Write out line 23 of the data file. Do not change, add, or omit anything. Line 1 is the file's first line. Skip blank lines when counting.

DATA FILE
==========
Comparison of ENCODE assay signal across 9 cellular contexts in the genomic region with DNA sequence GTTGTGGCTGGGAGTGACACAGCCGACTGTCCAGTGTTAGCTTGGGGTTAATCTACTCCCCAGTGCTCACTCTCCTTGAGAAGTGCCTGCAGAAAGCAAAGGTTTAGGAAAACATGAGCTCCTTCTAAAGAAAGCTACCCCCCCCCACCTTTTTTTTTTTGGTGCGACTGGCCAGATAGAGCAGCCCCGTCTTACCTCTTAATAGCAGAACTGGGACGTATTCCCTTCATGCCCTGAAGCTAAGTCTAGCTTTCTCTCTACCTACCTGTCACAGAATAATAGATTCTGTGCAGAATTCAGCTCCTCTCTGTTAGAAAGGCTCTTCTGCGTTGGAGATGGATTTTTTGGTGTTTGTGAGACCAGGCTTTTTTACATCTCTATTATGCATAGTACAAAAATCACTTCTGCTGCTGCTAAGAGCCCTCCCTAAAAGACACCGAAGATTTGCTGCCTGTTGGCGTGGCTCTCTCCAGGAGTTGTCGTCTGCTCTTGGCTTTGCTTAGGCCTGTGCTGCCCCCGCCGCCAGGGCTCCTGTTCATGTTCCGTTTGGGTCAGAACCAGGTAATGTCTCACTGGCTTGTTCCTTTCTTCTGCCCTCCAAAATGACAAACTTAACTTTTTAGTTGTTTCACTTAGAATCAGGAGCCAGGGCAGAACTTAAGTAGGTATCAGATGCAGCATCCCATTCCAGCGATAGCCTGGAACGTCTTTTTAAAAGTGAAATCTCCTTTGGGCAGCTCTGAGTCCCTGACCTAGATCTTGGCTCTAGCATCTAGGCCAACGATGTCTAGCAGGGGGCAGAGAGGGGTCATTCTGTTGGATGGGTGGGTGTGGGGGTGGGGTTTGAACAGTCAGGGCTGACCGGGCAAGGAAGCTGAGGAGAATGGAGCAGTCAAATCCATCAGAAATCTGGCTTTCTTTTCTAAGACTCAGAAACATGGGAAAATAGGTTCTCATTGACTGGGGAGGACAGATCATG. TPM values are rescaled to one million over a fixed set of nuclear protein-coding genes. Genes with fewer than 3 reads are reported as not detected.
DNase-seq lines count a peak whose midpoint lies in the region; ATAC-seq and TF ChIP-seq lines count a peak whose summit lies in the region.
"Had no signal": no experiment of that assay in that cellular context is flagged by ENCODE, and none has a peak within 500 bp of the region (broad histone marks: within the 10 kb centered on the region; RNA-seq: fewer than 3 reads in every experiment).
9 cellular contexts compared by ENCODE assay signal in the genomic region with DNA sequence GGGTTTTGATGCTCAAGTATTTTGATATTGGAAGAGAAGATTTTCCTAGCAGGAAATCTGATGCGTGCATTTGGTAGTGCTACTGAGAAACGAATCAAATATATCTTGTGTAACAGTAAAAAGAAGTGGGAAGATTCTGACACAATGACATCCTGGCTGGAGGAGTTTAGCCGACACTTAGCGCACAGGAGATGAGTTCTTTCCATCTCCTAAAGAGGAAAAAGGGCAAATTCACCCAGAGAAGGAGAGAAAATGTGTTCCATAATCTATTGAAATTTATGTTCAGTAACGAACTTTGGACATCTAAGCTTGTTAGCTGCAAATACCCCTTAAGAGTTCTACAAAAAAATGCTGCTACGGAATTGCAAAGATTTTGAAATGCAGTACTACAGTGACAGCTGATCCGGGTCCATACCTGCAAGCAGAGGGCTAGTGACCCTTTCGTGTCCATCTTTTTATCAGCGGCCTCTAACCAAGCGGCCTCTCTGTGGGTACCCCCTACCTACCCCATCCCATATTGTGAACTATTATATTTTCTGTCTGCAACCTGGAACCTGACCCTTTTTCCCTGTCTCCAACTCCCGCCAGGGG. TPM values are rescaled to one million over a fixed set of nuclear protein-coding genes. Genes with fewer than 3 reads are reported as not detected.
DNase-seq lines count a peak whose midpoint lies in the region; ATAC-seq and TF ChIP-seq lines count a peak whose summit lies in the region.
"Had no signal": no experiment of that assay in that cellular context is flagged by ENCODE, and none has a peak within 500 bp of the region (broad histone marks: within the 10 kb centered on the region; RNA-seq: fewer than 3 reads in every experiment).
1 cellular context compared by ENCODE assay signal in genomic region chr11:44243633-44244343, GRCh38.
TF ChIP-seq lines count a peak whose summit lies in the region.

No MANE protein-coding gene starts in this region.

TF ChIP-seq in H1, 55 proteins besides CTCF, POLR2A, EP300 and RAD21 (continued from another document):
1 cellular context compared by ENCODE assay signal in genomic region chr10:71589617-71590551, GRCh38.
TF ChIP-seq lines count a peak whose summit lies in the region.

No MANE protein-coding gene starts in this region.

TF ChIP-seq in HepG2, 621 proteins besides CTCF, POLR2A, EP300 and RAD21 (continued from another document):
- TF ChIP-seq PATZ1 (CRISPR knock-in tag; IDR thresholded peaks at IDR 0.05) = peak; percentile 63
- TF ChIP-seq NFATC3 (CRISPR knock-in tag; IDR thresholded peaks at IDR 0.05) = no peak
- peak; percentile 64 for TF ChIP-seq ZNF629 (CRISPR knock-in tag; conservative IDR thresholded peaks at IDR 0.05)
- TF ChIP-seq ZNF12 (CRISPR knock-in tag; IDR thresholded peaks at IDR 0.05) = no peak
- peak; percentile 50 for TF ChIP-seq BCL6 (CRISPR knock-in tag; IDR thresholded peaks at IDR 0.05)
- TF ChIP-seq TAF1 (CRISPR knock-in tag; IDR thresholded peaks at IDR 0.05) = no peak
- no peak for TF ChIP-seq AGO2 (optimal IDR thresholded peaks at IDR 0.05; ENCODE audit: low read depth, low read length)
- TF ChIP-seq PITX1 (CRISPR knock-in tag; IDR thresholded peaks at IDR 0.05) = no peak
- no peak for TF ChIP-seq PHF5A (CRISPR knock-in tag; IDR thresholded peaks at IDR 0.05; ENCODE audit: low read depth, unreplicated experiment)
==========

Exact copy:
- no peak for TF ChIP-seq PHF5A (CRISPR knock-in tag; IDR thresholded peaks at IDR 0.05; ENCODE audit: low read depth, unreplicated experiment)